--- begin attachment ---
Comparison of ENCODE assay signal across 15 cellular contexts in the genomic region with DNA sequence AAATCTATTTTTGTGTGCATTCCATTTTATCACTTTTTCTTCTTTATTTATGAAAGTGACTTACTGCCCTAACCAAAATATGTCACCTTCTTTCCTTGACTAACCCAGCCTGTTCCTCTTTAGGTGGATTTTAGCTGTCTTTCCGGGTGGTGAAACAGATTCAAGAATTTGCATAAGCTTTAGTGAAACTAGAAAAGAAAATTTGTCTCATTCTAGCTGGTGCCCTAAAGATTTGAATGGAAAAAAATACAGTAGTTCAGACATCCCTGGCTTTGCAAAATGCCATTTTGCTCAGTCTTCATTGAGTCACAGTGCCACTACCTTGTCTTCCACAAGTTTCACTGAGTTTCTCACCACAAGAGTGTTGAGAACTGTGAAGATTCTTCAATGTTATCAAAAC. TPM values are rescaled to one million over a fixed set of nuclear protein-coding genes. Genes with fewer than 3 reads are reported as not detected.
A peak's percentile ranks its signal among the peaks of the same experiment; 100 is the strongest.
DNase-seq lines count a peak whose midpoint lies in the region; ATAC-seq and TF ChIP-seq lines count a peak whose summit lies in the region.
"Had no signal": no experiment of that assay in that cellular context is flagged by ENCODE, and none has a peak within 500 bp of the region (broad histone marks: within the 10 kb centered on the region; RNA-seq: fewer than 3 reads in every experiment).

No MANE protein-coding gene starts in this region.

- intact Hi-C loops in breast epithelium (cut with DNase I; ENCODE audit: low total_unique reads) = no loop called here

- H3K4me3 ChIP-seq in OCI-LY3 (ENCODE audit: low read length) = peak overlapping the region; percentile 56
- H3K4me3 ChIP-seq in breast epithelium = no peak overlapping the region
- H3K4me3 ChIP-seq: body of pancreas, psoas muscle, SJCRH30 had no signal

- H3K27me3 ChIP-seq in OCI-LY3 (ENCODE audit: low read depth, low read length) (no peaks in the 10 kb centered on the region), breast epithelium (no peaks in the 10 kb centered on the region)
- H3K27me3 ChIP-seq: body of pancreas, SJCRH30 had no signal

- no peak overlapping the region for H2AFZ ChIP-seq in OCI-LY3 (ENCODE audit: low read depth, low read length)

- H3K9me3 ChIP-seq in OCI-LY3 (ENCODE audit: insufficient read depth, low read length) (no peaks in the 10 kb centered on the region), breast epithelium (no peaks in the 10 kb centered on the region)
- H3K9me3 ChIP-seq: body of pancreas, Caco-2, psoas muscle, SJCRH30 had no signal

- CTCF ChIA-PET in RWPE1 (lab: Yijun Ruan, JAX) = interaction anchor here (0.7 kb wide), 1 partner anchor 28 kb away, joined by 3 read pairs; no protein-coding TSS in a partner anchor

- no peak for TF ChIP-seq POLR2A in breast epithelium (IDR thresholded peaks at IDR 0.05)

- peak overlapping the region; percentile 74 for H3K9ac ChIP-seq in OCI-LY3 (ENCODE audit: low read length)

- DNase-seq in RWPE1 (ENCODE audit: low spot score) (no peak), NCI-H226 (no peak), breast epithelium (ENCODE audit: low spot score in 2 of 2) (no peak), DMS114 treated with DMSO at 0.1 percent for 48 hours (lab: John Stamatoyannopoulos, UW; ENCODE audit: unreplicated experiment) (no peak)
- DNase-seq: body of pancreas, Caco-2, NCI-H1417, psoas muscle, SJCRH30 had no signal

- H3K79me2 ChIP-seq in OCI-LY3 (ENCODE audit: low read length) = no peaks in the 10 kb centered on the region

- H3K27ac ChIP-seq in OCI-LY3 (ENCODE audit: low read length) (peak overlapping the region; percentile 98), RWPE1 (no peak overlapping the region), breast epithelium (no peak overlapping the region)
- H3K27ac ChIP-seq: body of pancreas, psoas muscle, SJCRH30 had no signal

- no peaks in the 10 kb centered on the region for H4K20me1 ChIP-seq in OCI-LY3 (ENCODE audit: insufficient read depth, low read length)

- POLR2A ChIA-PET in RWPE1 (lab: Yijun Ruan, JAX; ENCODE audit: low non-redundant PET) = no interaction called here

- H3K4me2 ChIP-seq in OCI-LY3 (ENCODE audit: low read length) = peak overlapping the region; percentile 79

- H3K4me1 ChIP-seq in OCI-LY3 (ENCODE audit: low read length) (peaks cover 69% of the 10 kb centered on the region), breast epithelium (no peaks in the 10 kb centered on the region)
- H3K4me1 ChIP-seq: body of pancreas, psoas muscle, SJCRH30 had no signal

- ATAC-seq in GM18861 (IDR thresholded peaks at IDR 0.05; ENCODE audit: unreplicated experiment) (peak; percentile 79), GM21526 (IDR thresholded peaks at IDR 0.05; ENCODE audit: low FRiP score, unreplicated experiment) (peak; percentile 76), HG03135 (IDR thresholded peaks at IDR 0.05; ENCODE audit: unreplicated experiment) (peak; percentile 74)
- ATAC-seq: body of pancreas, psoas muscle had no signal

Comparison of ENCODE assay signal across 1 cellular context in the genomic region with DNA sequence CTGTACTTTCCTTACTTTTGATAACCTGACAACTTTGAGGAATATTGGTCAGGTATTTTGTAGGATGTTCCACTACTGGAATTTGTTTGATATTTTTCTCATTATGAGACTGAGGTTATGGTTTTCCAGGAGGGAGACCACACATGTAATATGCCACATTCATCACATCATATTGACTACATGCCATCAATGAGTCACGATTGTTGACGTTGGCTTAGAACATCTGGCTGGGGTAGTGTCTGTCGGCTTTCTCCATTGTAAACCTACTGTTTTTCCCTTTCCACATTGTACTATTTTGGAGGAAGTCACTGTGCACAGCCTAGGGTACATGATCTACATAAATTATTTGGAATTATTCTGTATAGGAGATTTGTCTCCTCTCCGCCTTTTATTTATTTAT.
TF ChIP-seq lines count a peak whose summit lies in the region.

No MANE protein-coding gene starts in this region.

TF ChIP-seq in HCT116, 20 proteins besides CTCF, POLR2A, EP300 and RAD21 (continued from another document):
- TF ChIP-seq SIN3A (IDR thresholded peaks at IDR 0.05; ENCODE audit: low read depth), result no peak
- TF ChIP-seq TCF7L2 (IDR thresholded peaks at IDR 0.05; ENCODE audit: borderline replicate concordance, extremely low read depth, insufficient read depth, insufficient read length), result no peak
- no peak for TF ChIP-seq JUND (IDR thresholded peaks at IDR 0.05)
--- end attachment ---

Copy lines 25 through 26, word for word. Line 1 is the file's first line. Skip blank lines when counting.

- H3K4me2 ChIP-seq in OCI-LY3 (ENCODE audit: low read length) = peak overlapping the region; percentile 79

- H3K4me1 ChIP-seq in OCI-LY3 (ENCODE audit: low read length) (peaks cover 69% of the 10 kb centered on the region), breast epithelium (no peaks in the 10 kb centered on the region)